Ellie and I returned to Big-Name Bank where the POA was supposedly under review by their legal department. We were told that, since Ruth had died, the POA was no longer valid and they refused to help, even though Ellie was executor. Fortunately no additional charges had been made.
We then followed up with the police detective. He said he’d tried to interview Ruth but couldn’t locate her because she’d been moved from the hospital to hospice. Not that an interview would have helped—she couldn’t talk and was comatose.
Then came the biggest shock of all.
The detective said that, since Ruth had died, the case against Jane would not be prosecuted because the victim could not testify. The text messages where Jane confessed the theft plus the paper evidence of fraud were not enough.
Thanks to Discover and the local bank that acted quickly, Ruth didn’t suffer a significant loss. Discover reversed all charges. They were responsible about protecting their customer who’d been a crime victim. I feel bad they had to write off thousands of dollars.
However, my heart doesn’t break for the loss incurred by Big-Name Bank that refused to freeze Ruth’s VISA.
After that account was finally closed, Big-Name Bank then tried to claim Ruth’s estate owed them more than $5000, despite irrefutable proof the charges were fraudulent. The lawyer for the estate finally convinced them it would be a cold day in hell before they collected a cent.
What lessons did we learn?
First, it’s hard to prevent predators from taking advantage of vulnerable seniors. Be aware and suspicious of allowing outsiders access to a loved one, even if their references seem valid.
Second, no one is immune. Ellie works for a superior court judge whose own brother was victimized.
Third, encourage your family member to share their financial dealings with a trusted relative or friend. Understandably, many seniors resist because they fear they’ll lose control of their money. Too often, sadly, they instead lose control to a smooth-talking fraudster.
Fourth, glaring loopholes in the law allow scammers to slip through and move on to their next victim.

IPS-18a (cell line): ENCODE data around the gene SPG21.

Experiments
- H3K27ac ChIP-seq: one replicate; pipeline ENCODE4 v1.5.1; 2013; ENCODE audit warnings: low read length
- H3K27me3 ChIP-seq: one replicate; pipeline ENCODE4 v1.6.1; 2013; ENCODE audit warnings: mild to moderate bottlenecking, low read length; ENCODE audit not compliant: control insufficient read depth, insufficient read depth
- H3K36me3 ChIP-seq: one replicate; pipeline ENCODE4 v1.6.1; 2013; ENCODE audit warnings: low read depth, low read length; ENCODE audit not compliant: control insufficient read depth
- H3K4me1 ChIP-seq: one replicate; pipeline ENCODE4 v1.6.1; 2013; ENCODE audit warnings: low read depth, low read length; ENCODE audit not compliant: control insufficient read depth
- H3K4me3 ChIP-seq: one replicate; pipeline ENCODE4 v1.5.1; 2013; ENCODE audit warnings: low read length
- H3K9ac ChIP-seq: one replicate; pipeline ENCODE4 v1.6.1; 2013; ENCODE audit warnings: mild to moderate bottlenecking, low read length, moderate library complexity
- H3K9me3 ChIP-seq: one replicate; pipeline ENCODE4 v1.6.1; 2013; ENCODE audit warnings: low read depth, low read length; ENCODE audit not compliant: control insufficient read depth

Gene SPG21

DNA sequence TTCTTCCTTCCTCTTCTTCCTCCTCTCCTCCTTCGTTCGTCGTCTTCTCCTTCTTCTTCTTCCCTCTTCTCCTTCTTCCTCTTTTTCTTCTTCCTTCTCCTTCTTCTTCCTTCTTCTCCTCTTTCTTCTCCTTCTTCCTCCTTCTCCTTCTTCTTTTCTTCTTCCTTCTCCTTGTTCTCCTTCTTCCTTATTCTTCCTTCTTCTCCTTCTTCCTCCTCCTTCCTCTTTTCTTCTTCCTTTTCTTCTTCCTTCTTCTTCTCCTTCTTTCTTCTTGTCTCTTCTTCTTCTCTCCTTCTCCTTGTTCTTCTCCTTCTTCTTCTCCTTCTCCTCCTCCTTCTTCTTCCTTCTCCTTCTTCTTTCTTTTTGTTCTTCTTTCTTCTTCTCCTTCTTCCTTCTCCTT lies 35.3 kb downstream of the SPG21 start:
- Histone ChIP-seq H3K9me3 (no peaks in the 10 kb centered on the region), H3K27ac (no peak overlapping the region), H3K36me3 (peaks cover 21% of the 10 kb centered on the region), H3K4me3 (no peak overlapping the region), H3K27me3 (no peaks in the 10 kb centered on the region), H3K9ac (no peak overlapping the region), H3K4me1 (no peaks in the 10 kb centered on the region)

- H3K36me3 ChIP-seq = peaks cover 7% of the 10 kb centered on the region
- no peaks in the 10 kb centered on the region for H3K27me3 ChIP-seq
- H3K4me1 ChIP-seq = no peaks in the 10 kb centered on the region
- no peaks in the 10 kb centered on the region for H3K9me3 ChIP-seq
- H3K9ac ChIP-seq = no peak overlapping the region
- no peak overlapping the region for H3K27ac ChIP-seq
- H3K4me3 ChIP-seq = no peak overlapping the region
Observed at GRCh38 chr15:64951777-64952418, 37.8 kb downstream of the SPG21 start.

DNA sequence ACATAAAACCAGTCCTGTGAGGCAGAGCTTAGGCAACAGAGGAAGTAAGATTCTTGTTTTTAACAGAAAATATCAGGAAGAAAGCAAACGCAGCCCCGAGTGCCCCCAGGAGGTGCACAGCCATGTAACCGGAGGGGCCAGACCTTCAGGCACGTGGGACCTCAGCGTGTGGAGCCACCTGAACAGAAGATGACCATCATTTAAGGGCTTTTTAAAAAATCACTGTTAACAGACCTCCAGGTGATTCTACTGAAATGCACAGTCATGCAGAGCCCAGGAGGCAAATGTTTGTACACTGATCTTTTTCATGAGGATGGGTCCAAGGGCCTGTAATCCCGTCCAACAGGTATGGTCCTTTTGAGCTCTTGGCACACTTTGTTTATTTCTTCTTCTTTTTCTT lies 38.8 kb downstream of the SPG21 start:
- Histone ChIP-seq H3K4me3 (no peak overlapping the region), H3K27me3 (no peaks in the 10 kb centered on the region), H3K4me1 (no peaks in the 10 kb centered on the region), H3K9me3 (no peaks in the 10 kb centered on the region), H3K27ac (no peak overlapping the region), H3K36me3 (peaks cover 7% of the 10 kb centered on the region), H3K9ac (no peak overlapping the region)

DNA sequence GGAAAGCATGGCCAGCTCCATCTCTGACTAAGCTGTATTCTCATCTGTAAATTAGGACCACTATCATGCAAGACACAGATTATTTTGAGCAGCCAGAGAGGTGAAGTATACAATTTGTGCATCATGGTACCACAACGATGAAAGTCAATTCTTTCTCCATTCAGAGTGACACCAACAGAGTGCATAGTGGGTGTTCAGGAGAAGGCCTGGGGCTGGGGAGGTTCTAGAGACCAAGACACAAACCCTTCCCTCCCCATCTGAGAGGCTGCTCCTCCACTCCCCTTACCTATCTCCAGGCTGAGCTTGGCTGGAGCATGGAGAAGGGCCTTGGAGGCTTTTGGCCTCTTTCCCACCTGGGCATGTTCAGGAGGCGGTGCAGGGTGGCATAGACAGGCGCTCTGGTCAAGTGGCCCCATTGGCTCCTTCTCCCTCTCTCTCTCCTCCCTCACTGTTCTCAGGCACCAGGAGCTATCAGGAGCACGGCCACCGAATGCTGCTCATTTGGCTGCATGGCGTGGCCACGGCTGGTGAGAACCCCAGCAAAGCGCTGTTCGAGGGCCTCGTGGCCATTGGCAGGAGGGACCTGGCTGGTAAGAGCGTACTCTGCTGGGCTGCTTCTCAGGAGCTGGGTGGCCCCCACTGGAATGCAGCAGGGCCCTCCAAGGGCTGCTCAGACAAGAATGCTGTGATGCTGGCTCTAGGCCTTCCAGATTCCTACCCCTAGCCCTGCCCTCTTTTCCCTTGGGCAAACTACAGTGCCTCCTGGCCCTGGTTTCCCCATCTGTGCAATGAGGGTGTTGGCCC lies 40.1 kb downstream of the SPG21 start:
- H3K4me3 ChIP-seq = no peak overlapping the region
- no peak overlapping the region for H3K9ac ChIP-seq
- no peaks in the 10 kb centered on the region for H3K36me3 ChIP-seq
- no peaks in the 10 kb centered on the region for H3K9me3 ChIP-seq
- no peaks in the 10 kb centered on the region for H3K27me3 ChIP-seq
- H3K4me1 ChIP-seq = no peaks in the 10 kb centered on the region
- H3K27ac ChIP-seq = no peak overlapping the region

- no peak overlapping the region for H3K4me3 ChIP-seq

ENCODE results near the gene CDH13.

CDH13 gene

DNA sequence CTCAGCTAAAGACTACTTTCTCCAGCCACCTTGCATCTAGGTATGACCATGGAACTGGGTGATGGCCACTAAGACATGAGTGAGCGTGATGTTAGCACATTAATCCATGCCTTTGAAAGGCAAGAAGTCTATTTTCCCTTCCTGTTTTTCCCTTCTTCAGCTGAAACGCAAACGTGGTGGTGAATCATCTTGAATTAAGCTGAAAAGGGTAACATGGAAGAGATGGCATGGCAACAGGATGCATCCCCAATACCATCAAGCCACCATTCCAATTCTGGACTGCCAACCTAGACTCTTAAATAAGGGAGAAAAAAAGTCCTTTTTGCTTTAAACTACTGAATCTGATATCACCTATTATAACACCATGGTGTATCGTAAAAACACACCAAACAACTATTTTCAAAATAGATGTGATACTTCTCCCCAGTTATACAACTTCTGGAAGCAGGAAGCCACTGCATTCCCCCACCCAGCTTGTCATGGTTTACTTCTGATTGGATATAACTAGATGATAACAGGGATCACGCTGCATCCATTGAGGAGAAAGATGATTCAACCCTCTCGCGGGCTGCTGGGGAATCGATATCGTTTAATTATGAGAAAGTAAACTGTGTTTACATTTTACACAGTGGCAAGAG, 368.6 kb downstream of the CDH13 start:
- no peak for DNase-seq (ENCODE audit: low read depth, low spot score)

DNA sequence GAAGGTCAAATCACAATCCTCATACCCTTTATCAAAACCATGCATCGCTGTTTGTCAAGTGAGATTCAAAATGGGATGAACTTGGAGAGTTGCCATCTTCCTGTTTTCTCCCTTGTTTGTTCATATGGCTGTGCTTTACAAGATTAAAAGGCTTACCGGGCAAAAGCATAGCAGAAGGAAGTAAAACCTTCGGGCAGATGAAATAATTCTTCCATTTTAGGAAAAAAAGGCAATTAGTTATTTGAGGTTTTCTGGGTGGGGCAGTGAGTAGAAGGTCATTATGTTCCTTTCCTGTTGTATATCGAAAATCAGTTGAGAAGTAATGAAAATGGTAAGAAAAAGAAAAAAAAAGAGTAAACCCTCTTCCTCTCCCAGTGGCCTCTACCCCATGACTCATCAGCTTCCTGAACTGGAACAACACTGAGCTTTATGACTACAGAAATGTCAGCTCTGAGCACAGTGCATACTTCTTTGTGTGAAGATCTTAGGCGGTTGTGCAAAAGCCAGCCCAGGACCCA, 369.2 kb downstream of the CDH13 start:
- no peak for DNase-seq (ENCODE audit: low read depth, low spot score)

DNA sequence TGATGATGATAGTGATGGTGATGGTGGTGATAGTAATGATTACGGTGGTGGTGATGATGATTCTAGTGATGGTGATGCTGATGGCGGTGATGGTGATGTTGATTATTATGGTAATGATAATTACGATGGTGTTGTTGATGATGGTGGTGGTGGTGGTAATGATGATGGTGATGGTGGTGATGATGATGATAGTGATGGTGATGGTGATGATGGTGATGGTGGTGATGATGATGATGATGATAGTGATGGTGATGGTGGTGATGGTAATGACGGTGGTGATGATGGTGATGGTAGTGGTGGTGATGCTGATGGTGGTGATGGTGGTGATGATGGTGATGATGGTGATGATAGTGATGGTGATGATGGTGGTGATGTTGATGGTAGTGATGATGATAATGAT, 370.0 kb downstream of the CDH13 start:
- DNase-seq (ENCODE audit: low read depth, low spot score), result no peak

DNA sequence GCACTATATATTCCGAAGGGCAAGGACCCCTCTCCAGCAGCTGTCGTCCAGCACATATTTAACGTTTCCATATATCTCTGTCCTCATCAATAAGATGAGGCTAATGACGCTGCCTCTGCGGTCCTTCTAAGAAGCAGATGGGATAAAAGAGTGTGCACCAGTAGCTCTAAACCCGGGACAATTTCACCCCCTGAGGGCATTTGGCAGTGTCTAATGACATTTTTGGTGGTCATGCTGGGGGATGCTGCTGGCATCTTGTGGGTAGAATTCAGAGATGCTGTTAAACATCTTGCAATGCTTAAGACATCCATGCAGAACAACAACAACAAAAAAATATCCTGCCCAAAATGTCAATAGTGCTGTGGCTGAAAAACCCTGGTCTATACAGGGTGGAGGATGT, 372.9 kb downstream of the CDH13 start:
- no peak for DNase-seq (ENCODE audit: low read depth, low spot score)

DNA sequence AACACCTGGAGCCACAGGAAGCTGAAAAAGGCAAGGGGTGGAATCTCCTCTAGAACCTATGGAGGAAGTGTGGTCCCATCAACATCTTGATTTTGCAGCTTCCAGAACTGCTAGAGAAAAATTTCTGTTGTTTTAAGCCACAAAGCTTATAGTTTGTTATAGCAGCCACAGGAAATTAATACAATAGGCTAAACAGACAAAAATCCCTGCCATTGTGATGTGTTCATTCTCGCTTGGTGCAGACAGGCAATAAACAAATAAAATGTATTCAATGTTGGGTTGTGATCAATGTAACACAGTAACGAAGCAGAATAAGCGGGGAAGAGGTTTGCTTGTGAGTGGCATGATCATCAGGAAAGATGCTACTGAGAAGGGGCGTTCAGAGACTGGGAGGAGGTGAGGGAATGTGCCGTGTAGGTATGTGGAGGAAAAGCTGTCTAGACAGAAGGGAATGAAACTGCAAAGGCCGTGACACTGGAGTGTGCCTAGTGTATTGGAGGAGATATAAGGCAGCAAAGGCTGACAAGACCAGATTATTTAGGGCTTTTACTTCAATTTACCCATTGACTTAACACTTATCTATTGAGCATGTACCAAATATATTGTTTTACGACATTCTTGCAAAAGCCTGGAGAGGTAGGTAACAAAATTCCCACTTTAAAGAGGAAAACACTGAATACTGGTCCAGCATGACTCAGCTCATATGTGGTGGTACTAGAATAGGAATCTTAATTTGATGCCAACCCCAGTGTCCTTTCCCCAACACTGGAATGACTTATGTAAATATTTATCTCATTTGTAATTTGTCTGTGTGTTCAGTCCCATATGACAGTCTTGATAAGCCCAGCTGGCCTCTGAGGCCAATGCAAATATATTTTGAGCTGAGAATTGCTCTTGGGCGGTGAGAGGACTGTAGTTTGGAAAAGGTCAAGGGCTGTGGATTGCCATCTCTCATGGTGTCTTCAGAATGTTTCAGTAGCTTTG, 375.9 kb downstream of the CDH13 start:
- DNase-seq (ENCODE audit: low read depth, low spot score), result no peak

Fifth, there are no easy solutions.
If Ruth had consented to live with Ellie or me, would this have happened? No.
But if we had insisted on imposing our good intentions on her, we would have disrespected our mother’s proud, independent spirit. We loved her too much to do that.
We thought we were making her life safer and easier by hiring a caregiver. Instead, we inadvertently opened the door to the henhouse for the fox.
How do you respect the rights and autonomy of loved ones while protecting them from those who would take advantage?
I don’t know. Dammit, I wish I did.
Life imitates art. More than a year before my mother’s incident, I had been writing Stalking Midas, the second book in my Tawny Lindholm Thriller series.
After this experience, I rewrote parts of Stalking Midas to incorporate some hard lessons learned. Although the story is fiction and very different from Ruth’s, I hope readers will find truths within the book to protect themselves and their family.
Justice never caught up with Jane. Her successes with Ruth and Ruth’s sister probably emboldened her to victimize others. That makes me sick.
However, a crime fiction writer can dispense justice on the page……
And I did!
I’m happy to announce the launch of my new suspense thriller, Stalking Midas.
Charming con artist Cassandra Maza has cornered her prey, Moe Rosenbaum, an addled millionaire with nine cats, until investigator Tawny Lindholm disrupts the scam. Tawny suspects elder fraud and won’t stop digging until she finds the truth.
Cassandra can’t allow that. She’s killed before and each time it’s easier. Tawny will be next.
Especially for TKZ readers, I’m giving away a signed copy of the paperback. The winner will be selected at random from comments on today’s post.
For discussion: Have you or a loved one been a victim of elder fraud? What lesson did you learn?